In Egypt, Grief Among Christians Turns To Rage | WAMU 88.5 - American University Radio
Filed Under:

In Egypt, Grief Among Christians Turns To Rage

Play associated audio

Ormany Makary's coffin teetered precariously as throngs of mourners carried the 25-year-old truck driver's body to the front of Abbasiya Cathedral, chanting "Raise up your head, you are Copts!"

But his fiancee, Saafa Gaber, couldn't.

Makary was among the 25 people killed in a night of clashes between mostly Coptic Christian protesters and Egyptian soldiers.

Gaber, 17, says she doesn't feel anything anymore except for the loss of her only love, who was fatally shot after heading to the state television headquarters along the Nile River on Sunday with thousands of other Christian protesters.

They had planned a sit-in to demand protection from attacks by radical Muslims, including on a church and homes in the southern tourist city of Aswan. But the protesters were mobbed by people wielding rocks and glass bottles. Soldiers and police officers then intervened.

Gaber says she warned her fiance not to go, but that he didn't listen.

"Take me to him, take me to him," she cries out to relatives who bury her in hugs. Her sorrow is shared by many black-clad mourners who pack the cathedral grounds. But the grief of most here has turned to rage.

Outside the cathedral, angry mourners call Field Marshal Hussein Tantawi a foreign spy. They accuse the top military ruler and Egypt's international allies of trying to get rid of Egypt's Christians.

The anger is just as palpable at the Coptic hospital, where most of the victims were taken.

The rising anger worries activists like Hossam Bahgat, who heads the Egyptian Initiative for Personal Rights. He says there hasn't been this kind of attack against Copts here in the nearly 10 years his group has tracked such violence.

He says state television and the other independent news channels showed video footage of what appeared to be army vehicles deliberately chasing Coptic protesters and running over them, resulting "in a sense of extreme anger, resentment and estrangement also that we have not seen before among the Coptic community in Egypt."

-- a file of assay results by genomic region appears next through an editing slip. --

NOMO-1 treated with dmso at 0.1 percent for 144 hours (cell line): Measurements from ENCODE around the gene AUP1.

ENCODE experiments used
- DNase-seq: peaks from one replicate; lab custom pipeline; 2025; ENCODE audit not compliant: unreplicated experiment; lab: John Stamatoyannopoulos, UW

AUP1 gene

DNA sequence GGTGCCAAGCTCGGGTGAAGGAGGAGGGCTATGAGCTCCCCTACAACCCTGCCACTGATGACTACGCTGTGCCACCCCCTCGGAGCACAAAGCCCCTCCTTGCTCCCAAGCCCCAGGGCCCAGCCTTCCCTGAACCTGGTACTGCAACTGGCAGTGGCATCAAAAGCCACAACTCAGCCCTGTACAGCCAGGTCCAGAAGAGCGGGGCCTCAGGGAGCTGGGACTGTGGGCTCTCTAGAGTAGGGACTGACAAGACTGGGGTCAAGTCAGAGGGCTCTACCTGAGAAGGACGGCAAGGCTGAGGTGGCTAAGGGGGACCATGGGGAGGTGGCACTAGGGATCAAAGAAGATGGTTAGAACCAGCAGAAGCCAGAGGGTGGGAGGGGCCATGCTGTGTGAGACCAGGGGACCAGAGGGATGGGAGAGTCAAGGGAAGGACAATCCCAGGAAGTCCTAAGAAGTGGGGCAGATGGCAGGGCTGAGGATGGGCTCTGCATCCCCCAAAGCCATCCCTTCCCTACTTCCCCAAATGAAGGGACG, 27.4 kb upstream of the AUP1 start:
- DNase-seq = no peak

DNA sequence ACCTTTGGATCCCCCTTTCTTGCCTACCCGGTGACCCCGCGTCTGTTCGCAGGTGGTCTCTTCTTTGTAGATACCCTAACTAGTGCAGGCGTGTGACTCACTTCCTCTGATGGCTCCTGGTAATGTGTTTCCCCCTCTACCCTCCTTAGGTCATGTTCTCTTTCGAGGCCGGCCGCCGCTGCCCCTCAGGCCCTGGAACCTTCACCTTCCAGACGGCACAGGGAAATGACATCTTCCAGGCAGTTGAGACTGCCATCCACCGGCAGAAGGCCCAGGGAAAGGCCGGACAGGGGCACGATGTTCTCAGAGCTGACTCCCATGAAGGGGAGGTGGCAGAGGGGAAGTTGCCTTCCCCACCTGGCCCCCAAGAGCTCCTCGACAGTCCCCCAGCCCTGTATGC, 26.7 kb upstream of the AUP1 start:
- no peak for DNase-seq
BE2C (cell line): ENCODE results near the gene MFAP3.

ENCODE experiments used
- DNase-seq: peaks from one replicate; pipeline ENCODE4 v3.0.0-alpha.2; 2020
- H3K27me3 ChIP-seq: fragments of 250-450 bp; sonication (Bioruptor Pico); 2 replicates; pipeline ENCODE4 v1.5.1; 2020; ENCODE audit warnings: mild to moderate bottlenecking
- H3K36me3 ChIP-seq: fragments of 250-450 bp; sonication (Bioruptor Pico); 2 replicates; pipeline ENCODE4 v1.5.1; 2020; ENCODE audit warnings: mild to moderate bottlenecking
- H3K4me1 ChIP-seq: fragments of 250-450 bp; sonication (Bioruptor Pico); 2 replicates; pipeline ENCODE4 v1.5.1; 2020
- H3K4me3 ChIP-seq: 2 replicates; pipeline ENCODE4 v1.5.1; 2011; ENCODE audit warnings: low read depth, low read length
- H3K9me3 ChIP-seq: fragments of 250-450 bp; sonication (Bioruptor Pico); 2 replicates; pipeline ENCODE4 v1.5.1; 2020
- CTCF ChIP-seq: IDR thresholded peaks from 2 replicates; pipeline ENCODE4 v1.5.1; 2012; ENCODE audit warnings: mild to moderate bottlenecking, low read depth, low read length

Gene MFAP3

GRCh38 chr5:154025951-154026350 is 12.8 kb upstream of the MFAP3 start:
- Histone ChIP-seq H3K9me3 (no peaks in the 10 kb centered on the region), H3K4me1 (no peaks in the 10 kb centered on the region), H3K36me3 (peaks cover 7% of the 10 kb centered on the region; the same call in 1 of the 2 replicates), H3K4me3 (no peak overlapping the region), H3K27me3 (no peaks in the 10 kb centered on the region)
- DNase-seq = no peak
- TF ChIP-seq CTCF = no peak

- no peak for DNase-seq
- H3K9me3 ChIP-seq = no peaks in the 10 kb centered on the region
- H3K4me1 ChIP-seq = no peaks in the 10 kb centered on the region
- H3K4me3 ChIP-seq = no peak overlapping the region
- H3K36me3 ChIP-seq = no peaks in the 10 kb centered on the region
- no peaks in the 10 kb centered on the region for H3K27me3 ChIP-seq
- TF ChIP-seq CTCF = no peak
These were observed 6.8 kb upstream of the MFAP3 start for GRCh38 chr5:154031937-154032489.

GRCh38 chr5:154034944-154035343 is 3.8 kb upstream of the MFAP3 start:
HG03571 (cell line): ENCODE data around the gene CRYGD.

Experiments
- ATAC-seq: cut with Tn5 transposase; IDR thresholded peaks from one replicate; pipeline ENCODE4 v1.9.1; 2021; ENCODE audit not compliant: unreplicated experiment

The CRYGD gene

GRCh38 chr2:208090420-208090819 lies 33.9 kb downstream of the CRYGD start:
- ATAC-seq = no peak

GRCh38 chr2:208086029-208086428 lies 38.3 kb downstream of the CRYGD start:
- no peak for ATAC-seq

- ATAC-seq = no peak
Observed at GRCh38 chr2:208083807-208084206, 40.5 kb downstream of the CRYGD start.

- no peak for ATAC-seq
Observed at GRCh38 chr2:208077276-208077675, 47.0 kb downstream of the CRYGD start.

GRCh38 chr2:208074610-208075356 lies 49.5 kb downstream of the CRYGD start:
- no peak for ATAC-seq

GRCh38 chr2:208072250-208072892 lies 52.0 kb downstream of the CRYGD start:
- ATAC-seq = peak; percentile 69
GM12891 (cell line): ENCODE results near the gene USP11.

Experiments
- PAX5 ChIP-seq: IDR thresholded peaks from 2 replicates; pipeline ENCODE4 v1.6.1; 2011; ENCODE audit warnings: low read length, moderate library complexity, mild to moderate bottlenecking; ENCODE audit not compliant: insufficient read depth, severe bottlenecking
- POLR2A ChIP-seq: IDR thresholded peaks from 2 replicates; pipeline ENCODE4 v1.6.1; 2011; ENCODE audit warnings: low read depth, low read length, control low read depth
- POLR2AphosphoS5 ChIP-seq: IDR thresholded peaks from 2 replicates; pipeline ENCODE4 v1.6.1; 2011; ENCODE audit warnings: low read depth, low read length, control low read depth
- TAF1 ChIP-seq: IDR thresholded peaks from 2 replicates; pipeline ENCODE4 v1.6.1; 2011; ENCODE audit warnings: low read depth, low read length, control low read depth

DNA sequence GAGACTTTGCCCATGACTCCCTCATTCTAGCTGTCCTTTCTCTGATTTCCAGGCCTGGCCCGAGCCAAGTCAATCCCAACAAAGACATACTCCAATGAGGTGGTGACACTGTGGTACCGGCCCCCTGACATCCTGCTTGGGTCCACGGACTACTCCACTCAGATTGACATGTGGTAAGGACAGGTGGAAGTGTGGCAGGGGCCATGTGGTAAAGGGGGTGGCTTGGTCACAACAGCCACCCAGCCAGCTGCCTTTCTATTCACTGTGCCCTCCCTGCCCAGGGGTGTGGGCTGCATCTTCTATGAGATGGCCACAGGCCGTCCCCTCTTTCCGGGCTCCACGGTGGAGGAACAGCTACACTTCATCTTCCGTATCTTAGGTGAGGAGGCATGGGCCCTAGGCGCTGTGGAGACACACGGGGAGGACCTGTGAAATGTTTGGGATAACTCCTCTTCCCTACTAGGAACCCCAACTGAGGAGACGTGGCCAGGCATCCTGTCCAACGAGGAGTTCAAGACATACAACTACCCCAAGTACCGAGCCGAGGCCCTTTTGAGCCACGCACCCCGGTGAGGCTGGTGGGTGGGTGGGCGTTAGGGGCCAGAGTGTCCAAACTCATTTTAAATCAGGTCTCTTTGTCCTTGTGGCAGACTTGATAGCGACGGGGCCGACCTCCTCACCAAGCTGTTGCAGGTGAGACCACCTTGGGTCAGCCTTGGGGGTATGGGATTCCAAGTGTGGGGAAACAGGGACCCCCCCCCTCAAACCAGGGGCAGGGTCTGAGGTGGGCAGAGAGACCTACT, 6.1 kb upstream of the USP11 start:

Bahgat and others says it's also worrying that the Egyptian government appears to be pinning the blame for Sunday night's clashes on the protesters.

Last night on state TV, Prime Minister Essam Sharaf suggested the protesters were trying to bring down the Egyptian nation.

Analysts say such accusations only widen the rift between the majority Muslims and minority Copts here, whose relationship is already tense.

Mohammed Tolba, a conservative Muslim and founder of a religious group called Salafyo Costa Movement, claims the rift only benefits Egypt's current rulers.

"They are the only guys benefiting from this — from extending emergency law, from staying in control in the country, from giving some sort of reasons to the West, especially the United States — that 'I cannot apply democracy because the people there are not ready for democracy,'" he says.

A growing number of Egyptians, meanwhile, are calling for an independent investigation into the clashes. They believe Egyptian military officials cannot be trusted to investigate their own.

Copyright 2011 National Public Radio. To see more, visit http://www.npr.org/.

WAMU 88.5

Art Beat With Lauren Landau, Sept. 1

Art inspires art in these two musicals based on a movie and a painting, respectively.

NPR

These 5 Crops Are Still Hand-Harvested, And It's Hard Work

Saffron, vanilla, palm oil, cacao and cottonseed oil are still picked by hand in some parts of the world. Sometimes that manual labor shows up in the price of the food; sometimes it doesn't.
WAMU 88.5

Jurors To Begin Considering McDonnell Case Tuesday

The trial of former Virginia Gov. Bob McDonnell and his wife Maureen enters its sixth week this week — but with final arguments in the bag, it is now up to the jury to decide a verdict on 14 counts.

NPR

X Prize Competition Could Make 'Tricorder' A Reality

Many Star Trek gadgets have made the journey from science fiction to real life. Arun Rath talks to Grant Campany about the X Prize Foundation's competition to bring the medical tricorder to life.

Leave a Comment

Help keep the conversation civil. Please refer to our Terms of Use and Code of Conduct before posting your comments.